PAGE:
As the United States prepares to mark Veterans' Day this week, the Better Business Bureau is reminding those who served in the armed forces to be on the lookout for scams that could potentially target veterans.
“Scammers target ex-service members in many different ways,” Steve Bernas, president and CEO of the Better Business Bureau’s Chicago and Northern Illinois chapter, says. “They use vet-oriented twists on identity theft, phishing scams, impostor scams and investment and loan deceptions.”
Bernas says that these scams tend to revolve around the goal of obtaining access to the benefits the U.S. government provides to veterans after their service.
Some of the scams include:
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-Getting a phone call or email indicating that the veteran has qualified for money from a “secret” government program, but that the award requires a fee or personal information to be given first.
-Exploiting veterans in financial need by offering upfront cash in exchange for what they say will be a higher future payment for disability or pensions.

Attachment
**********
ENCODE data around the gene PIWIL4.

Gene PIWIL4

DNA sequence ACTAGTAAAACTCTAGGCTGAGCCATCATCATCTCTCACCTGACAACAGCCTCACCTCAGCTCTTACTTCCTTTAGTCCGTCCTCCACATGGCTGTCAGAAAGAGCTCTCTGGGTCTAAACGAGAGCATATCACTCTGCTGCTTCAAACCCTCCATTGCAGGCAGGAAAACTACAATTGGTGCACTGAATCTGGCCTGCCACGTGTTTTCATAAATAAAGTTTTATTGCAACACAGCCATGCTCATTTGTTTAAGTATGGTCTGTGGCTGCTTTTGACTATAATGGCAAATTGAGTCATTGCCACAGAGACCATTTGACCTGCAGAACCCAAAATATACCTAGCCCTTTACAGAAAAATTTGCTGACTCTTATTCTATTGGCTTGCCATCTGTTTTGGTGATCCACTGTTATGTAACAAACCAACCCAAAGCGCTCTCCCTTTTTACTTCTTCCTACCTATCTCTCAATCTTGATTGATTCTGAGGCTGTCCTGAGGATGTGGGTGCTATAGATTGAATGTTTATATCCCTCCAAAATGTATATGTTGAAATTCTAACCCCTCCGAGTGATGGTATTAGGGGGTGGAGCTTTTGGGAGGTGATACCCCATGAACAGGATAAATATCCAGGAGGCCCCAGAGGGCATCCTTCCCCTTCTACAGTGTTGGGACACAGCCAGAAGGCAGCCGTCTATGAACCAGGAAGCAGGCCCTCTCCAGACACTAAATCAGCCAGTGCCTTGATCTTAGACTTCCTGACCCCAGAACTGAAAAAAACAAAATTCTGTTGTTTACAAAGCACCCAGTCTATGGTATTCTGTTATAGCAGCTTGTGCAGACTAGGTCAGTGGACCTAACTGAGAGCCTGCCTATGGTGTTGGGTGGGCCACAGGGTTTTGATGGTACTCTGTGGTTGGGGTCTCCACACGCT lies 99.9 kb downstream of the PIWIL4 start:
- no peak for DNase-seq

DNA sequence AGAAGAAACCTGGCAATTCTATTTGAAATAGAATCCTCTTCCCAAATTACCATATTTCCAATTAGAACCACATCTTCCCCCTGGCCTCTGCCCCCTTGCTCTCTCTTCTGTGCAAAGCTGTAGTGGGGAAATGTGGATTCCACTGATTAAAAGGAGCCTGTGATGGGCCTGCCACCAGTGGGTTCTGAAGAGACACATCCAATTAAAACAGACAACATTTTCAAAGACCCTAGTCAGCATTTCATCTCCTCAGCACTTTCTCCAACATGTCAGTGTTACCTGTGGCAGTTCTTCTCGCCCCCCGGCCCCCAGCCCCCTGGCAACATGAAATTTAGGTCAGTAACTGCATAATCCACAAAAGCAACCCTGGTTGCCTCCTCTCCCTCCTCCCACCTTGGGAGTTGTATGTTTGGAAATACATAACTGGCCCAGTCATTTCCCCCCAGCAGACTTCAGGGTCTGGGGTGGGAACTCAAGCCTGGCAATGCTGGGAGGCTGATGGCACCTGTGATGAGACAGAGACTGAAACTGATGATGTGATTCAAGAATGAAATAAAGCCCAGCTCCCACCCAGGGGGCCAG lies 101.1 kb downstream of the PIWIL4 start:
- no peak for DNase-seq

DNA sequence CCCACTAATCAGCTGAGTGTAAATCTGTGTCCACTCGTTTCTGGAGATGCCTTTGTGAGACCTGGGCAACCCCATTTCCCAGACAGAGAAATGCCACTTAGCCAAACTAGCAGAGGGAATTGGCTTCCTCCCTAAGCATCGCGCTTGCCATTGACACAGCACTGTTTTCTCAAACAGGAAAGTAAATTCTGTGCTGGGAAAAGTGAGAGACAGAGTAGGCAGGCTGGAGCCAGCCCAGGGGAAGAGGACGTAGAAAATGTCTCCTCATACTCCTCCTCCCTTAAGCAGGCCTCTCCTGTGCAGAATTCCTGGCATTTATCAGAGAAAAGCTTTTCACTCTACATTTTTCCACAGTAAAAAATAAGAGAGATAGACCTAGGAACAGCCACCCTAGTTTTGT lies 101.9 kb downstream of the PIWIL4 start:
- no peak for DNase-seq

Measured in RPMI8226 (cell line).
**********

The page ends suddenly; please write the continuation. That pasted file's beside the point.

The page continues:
-Charging veterans for access to military records, which are available for free via the U.S. Department of Veterans Affairs.
Scammers have also been known to impersonate VA officials, asking for personal information to “update records.”
Military veterans are urged to take precautionary steps to ensure that they are not victimized by these types of scams, including:
-Watching out for charities that sound similar to, but are not affiliated with, more well-known organizations.
-Look for a clear description of a charity’s programs, and for explanations on how it helps veterans.
-Be alert for excessive pressure in fundraising. Do NOT be pressured into making an immediate on-the-spot donation.
For more tips, and to search for information on charities, veterans are encouraged to visit the Bureau’s website.